Olive oil has become the darling of culinary personalities and health-conscious cooks alike in the United States, experiencing major market growth--57% in the years from 1983 to 1987. During the same time period, sales of most other cooking oils remained flat or even declined.
Although the final figures aren't in yet, industry sources place sales growth in 1988 at between 23% and 35%.
For years, gourmets have been using olive oil. Explained Waverley Root in "Food," "The function of most oils is mechanical rather than gastronomic. Olive oil, on the contrary, contributes both flavor and nutrition to any dish anointed by it or cooked in it and becomes a full-fledged ingredient on its own."
Health reasons, however, have sold this once gourmet-only item to the masses. When research disclosed that monounsaturated fats have benefits equal to, and perhaps greater than, polyunsaturates when it comes to lowering blood cholesterol levels, olive oil was on its way.
The November, 1988, issue of the Journal of the American Dietetic Assn. noted, "The effects of other dietary constituents in the management of plasma lipid levels have been established. In particular, monounsaturated fatty acids (the kind found in olive oil), soluble fiber and vegetarian diets have a favorable effect on plasma lipid levels."
Noted Jean Minskoff, a registered dietitian and nutrition consultant: "The article also lends credence to the American Heart Assn.'s recommendation that 10% to 15% of the calories in the American diet be in the form of monounsaturated fats.
"Indications are that monounsaturates like olive oil not only lower serum cholesterol levels and preserve high-density lipoproteins (HDL, the good cholesterol) but also lower the low-density lipoproteins (LDL or bad cholesterol) more than polyunsaturates."
Dr. Stanley Banach, a physician and nutrition advocate, said, "The nice part about monounsaturated fats like olive oil and fish oil (a super-polyunsaturated fat) is that they also lower triglyceride levels, which is important for many people."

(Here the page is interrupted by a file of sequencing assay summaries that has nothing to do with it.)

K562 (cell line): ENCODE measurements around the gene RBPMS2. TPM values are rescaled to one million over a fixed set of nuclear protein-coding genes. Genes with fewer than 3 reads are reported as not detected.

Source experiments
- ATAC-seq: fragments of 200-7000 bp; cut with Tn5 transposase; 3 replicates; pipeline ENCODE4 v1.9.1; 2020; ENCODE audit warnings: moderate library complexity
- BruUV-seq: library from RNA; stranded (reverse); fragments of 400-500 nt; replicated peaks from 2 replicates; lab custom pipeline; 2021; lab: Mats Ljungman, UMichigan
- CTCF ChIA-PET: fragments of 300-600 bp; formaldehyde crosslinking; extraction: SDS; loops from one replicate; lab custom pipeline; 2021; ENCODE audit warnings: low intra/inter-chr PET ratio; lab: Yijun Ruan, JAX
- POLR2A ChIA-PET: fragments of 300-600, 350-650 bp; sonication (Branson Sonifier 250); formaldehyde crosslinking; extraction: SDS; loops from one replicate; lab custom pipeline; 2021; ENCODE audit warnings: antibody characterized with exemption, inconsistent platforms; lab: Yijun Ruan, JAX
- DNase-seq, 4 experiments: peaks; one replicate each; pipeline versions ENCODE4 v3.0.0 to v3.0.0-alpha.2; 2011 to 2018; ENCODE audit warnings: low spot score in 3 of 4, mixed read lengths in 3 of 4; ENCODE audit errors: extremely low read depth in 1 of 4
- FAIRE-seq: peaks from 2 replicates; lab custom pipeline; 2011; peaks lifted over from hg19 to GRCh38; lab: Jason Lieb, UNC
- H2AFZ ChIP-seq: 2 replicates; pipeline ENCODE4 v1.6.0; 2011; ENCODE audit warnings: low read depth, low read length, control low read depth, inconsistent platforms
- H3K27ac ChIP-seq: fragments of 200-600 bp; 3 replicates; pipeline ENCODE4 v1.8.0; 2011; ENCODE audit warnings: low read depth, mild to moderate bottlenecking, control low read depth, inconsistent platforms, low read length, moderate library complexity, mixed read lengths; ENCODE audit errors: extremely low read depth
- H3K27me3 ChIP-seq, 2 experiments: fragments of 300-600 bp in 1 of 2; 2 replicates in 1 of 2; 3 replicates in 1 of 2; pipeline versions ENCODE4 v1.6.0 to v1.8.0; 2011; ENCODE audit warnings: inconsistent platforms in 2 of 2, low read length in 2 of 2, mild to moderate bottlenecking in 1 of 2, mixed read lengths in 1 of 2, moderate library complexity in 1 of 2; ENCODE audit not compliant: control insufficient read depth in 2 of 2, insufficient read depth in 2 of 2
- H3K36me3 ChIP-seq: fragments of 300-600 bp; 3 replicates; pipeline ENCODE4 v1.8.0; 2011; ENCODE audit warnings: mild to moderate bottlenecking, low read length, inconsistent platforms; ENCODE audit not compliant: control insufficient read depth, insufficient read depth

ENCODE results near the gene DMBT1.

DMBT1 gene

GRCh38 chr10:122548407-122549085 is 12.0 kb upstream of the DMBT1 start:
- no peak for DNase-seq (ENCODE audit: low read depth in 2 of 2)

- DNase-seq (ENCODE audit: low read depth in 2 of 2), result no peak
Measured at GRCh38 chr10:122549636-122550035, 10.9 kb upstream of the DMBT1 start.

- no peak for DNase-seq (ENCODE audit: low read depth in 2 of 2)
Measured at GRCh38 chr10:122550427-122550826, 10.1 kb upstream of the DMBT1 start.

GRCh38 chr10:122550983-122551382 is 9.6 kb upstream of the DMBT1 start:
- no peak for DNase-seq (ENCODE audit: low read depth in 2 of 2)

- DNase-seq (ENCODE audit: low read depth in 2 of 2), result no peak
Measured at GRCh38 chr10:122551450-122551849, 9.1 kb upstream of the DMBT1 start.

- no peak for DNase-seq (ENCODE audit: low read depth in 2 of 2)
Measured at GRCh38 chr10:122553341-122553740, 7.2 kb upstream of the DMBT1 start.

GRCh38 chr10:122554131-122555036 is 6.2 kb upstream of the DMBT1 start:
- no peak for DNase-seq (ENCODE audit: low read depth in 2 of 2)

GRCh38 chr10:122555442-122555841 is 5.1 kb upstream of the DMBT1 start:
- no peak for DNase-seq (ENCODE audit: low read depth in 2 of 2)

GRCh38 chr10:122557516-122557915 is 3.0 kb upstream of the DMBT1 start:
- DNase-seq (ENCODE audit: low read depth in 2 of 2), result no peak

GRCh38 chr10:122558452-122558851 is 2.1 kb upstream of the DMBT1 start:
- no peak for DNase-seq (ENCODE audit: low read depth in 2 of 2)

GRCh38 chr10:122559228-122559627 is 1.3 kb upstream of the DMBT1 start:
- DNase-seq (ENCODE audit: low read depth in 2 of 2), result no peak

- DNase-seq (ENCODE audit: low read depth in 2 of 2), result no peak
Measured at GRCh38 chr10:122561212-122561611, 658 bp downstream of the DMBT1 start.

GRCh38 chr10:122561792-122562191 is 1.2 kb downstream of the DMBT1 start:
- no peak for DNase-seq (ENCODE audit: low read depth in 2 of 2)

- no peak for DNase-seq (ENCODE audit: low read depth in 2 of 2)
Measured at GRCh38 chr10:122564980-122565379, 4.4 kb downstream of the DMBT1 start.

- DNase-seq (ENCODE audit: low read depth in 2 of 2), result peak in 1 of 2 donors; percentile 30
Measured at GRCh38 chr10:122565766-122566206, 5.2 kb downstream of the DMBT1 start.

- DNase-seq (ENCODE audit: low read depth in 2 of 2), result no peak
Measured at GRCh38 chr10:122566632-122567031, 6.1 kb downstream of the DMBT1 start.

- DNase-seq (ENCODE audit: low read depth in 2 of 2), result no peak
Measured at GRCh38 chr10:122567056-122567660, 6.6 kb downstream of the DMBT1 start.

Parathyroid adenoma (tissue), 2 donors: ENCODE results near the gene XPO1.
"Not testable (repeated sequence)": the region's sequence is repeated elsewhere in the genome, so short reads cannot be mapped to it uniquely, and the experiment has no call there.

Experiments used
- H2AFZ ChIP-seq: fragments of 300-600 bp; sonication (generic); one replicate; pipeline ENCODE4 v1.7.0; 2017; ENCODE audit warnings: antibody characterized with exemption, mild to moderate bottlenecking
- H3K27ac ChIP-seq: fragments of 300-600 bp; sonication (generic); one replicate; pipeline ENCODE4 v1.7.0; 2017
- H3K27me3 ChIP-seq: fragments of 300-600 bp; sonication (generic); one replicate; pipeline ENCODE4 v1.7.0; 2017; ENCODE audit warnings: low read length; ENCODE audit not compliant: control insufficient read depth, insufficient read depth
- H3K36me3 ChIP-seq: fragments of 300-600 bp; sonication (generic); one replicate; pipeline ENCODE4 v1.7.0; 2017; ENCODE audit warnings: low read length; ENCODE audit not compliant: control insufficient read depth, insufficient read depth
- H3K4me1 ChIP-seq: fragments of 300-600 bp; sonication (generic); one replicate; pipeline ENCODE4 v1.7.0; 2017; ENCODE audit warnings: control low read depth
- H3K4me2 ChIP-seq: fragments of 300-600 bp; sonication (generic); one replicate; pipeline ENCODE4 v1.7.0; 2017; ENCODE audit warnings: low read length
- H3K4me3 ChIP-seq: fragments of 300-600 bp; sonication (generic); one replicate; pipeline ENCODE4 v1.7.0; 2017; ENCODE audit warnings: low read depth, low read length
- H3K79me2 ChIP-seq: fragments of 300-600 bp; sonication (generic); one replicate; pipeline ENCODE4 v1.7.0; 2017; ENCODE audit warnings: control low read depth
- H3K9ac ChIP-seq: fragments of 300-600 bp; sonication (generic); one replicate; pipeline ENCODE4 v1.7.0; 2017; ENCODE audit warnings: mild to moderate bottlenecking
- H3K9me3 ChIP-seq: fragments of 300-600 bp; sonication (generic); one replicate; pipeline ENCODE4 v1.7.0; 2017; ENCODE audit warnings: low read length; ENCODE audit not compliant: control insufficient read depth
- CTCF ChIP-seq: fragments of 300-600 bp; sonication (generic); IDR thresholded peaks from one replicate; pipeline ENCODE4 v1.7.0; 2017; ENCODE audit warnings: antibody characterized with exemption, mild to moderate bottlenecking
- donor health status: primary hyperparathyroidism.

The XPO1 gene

Although olive oil probably should be the oil of choice when some must be used, this does not mean anyone should start dosing himself with olive oil or using an overabundance of olive or any other oil.
Dr. Scott Grundy (who has researched the role and effects of monounsaturated fatty acids on serum lipid levels) and the American Heart Assn., recommend that Americans reduce their fat calories to less than 30% of their total calorie intake.
The American Dietetic Assn. wants to see the figure between 20% and 30%. Banach suggests that total fat intake be no more than 20% of total caloric intake.
Canola oil, which has less monounsaturated and saturated fat and more polyunsaturated fat than olive oil, is olive oil's closest competitor for the dollars of health conscious consumers.
However, Banach said, if given a choice, he would still choose olive oil. He explained, "You may not want the increase in polyunsaturated fat. Although it has the potential for lowering the LDL cholesterol level, it also tends to lower the beneficial HDL level, too."
He added, "Some animal studies have shown that both fish oil and olive oil might have protective effects against certain types of cancer while polyunsaturates may promote certain kinds of cancers."
Additional claims, resulting from research, link olive oil to a reduction in blood glucose levels among some diabetics (those contracting the disease later in life) and to a possible lowering of blood pressure.
Mona Sutnick, a registered dietitian and spokeswoman for the American Dietetic Assn., mentioned a new type of olive oil on the market. She said, "These brands that are labeled 'light' are nutritionally the same as regular olive oil but are lighter in color and taste. I tell my clients that they're the monounsaturates for people who don't like olive oil."
Health considerations aside, many chefs, such as Italian cooking expert Giuliano Bugialli, simply love olive oil. "Butter does not exist for me. What is butter? It is easy for me to cook with olive oil because that's all I use," Bugialli said.
He continued, obviously sensitive to the thought that the Italian Trade Commission's Italian Olive Oil Center was sponsoring his appearance, "Olive oil really doesn't need to be promoted. It is well known when it is well used."
Insists on Authenticity
Bugialli, whose books, articles and cooking classes have helped revolutionize the way Americans view Italian cuisine, insists on authenticity in reproducing his country's recipes.
A no-nonsense cook who despised nouvelle cuisine from the start, Bugialli said, "Our food is wonderful as it is. When I want to eat, I eat. If I want food that's pretty to look at, I'll buy a nice painting and go out for pizza. I hate the idea of food being touched by 40 hands just so it could be made to look like the shape of a carnation."